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Poverty and InequalitySexual and Reproductive HealthFamily, Maternal & Child HealthMethodology

"I Always Felt I Had to Prove My Manhood": Homosexuality, Masculinity, Gender Role Strain, and HIV Risk Among Young Black Men Who Have Sex With Men

Title"I Always Felt I Had to Prove My Manhood": Homosexuality, Masculinity, Gender Role Strain, and HIV Risk Among Young Black Men Who Have Sex With Men
Publication TypeJournal Article
Year of Publication2015
AuthorsFields, EL, Bogart, LM, Smith, KC, Malebranche, DJ, Ellen, J, Schuster, MA
JournalAm J Public Health
Volume105
Pagination122-131
Date PublishedJan
ISBN Number0090-0036
Accession Number24832150
Abstract

Objectives. We explored gender role strain (GRS) arising from conflict between homosexuality and cultural conceptions of masculinity among young Black men who have sex with men (MSM). Methods. We conducted a categorical analysis (a qualitative, 3-stage, iterative analysis) of data from studies conducted in 2001 to 2006, which interviewed 35 men aged 18 to 24 years in 3 New York cities and Atlanta, Georgia. Results. Participants described rigid, often antihomosexual expectations of masculinity from their families, peers, and communities. Consistent with GRS, this conflict and pressure to conform to these expectations despite their homosexuality led to psychological distress, efforts to camouflage their homosexuality, and strategies to prove their masculinity. Participants believed this conflict and the associated experience of GRS might increase HIV risk through social isolation, poor self-esteem, reduced access to HIV prevention messages, and limited parental-family involvement in sexuality development and early sexual decision-making. Conclusions. Antihomosexual expectations of masculinity isolate young Black MSM during a developmental stage when interpersonal attachments are critical. GRS may influence sexual risk behavior and HIV risk and be an important target for HIV prevention.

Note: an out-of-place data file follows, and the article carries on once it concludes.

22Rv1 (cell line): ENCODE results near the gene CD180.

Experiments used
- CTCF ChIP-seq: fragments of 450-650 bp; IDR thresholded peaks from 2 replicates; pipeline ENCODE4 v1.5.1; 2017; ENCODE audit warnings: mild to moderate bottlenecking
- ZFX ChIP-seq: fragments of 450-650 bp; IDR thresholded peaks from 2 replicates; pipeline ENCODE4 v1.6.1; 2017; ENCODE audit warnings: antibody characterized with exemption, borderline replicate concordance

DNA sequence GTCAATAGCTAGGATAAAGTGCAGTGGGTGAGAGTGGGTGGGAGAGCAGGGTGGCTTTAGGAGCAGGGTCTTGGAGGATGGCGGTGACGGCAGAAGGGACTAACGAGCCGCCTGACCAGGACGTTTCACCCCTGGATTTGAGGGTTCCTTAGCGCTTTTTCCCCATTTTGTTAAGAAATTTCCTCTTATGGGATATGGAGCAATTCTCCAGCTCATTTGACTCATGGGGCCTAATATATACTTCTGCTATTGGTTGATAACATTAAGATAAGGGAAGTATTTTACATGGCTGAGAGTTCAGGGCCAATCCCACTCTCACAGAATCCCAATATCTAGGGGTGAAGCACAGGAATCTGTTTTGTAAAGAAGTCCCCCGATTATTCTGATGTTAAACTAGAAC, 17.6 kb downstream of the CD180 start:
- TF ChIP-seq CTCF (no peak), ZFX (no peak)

PMCID

Pmc4265897